How to Live with Your Adult Child

by: Lindsay Hutton
They're called Generation Y--the growing numbers of young adults who promptly move back home after college, or perhaps never move out at all, in an effort to save money while searching for a perfect job. Living with your grown child can be a stressful tug of war for control: Your child makes his own decisions, but you still rule the roost. Read on to find some tips and suggestions to make living with your adult child a little easier on everyone in your household.
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Be on the Same Page
Have a serious talk with your child about the situation. Make sure you both agree to the terms and conditions of the arrangement. Living together will take compromises on both parts, and it will be easier if you keep lines of communication open and set expectations beforehand.

As a parent, you'll have to accept that your child is an adult and can make his own decisions, and your child will have to realize that living in your house might entail more rules than he is used to.

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Establish Boundaries
Although your child is an adult, he is still living in your house, and therefore should be expected to respect boundaries. Establish house rules before your child returns home, and make sure to enforce them. On the other hand, your child is an adult, and his boundaries of privacy should also be respected.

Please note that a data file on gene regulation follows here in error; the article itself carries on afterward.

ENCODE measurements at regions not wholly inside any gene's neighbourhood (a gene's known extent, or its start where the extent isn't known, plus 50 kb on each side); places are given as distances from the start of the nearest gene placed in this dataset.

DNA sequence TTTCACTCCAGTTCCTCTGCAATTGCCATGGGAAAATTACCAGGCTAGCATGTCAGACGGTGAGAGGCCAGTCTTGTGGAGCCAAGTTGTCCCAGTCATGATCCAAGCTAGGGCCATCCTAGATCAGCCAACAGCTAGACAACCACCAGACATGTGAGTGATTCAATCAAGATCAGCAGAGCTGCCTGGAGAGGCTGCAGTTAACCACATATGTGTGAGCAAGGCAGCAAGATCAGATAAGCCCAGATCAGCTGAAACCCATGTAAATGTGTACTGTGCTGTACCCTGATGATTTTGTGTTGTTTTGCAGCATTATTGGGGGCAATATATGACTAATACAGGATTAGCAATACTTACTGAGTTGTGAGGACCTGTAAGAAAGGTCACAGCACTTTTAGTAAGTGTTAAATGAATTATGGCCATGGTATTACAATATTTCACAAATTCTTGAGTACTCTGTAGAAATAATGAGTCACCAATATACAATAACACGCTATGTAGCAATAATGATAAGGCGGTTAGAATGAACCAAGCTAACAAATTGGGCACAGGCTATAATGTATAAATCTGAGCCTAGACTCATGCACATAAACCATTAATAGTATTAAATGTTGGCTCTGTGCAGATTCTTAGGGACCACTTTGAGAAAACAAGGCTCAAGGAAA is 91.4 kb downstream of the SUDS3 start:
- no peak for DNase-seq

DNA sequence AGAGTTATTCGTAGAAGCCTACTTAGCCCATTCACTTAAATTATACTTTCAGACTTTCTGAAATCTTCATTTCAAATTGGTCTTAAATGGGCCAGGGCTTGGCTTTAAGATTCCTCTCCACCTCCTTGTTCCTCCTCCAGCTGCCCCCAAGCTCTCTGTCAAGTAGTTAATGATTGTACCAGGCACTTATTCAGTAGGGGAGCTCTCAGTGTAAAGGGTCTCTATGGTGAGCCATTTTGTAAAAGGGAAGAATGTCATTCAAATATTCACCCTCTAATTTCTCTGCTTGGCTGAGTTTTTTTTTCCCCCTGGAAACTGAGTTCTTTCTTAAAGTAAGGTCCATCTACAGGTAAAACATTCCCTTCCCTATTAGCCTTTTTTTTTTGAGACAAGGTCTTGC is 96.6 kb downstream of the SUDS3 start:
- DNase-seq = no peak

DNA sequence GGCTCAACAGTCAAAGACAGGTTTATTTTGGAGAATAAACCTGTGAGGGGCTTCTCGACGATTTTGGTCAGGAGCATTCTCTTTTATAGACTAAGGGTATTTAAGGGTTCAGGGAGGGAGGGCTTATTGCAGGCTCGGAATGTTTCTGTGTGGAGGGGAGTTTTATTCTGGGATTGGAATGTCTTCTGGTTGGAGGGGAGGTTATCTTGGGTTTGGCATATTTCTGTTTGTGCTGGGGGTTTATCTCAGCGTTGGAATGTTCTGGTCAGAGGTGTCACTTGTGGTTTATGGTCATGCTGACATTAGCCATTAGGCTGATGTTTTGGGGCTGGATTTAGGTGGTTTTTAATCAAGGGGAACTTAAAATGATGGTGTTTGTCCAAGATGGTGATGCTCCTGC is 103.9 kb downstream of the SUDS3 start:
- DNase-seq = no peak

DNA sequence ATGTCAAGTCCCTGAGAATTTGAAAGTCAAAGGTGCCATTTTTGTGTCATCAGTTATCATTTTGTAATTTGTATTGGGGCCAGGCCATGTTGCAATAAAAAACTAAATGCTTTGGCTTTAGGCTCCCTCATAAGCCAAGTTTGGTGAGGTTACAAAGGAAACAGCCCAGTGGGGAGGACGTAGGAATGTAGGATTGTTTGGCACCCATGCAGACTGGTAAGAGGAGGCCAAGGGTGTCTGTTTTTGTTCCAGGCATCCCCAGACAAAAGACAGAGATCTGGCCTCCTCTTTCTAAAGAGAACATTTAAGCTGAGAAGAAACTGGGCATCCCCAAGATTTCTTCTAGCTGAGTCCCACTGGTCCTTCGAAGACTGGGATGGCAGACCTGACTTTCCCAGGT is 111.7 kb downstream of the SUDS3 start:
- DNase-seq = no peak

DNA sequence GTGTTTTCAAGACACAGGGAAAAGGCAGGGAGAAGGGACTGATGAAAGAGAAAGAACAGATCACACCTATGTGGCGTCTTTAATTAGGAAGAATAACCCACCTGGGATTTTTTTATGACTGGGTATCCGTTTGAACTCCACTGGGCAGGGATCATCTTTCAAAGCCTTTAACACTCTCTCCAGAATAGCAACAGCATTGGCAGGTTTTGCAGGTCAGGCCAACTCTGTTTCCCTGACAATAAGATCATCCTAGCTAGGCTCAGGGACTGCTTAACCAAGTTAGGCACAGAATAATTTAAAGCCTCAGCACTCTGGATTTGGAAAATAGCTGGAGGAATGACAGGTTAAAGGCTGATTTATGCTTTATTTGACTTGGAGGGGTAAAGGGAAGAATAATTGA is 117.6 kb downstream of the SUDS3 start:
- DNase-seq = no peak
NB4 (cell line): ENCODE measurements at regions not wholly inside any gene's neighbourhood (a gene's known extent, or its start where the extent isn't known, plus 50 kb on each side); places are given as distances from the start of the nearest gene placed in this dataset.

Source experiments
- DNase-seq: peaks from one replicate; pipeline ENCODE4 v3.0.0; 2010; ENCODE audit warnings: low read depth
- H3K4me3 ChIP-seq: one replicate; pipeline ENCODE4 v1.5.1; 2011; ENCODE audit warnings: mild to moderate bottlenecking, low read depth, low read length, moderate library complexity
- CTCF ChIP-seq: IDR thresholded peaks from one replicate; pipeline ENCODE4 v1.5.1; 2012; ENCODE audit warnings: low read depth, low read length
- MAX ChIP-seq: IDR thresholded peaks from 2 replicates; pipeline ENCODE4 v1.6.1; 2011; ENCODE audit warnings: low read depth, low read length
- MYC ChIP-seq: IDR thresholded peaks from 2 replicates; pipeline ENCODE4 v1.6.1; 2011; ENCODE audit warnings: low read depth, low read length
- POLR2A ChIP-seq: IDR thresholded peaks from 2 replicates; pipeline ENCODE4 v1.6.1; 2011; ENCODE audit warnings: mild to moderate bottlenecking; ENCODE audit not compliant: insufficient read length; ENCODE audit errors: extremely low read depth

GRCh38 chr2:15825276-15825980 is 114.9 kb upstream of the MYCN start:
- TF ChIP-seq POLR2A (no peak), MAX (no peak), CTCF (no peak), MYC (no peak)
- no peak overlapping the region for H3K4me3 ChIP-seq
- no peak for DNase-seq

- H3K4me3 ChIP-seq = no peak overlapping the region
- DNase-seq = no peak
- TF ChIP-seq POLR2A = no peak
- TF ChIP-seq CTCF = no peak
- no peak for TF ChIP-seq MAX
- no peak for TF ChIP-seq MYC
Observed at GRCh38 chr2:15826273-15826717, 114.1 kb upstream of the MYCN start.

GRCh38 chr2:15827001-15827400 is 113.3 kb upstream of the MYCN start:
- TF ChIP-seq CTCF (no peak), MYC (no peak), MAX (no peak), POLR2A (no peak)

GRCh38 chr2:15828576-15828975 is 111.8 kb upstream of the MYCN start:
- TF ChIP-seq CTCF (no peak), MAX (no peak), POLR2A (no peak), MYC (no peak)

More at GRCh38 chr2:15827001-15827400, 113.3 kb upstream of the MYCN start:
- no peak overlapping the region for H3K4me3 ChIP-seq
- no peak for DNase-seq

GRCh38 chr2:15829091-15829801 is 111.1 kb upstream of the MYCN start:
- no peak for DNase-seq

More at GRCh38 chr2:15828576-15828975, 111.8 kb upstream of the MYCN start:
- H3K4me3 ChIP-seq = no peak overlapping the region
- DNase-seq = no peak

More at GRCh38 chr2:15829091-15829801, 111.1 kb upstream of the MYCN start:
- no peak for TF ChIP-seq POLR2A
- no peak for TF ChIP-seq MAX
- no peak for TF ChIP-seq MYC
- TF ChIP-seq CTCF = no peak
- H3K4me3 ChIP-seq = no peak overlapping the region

House rules could be related to having house guests or parties, and your stance on smoking and drinking alcohol. Just remember, although your child should be expected to abide by the rules of your house, they should be age-appropriate. For example, setting a curfew for your child might not be realistic, but expecting him to call if he isn't coming home for the night is.

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Consider Charging for Household Expenses
Rent, groceries, utility bills--all of these are a factor when your child moves back home. Some parents choose not to charge their child rent, depending on the reason for moving home and whether they have a limited income due to unemployment or student status.

However, charging your child room and board, no matter how little, can help him learn to manage his finances and prepare him to live independently when he moves out. It might also reduce the chances of you becoming resentful if he is spending money elsewhere while depending on you.

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Set Clear Expectations for Chores
At this age, your child should already be doing his own laundry and cleaning up after himself. In addition, asking him to contribute to general household chores, such as yard work, is reasonable.
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Don't Enable
If your child has to move home because he was laid off, it's easy to chalk his misfortune up to a bad economy. But if your child is employed, living at home, and not contributing to household expenses or chores, you might be enabling his dependency by being too accommodating. This isn't doing either one of you any favors. Learn when to draw the line and recognize that teaching independence is part of your role as a parent.
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Determine a Realistic Timeframe
How long your child lives at home is dependent on his situation. If he is in school, you may want to set a move-out date a month or two after graduation. If your child is unemployed, expecting him to diligently look for a job, and move out upon employment, is reasonable. Have a discussion with your child and agree on a time frame. This will help him on his road to independence, and it will give you peace of mind knowing your child's situation isn't permanent.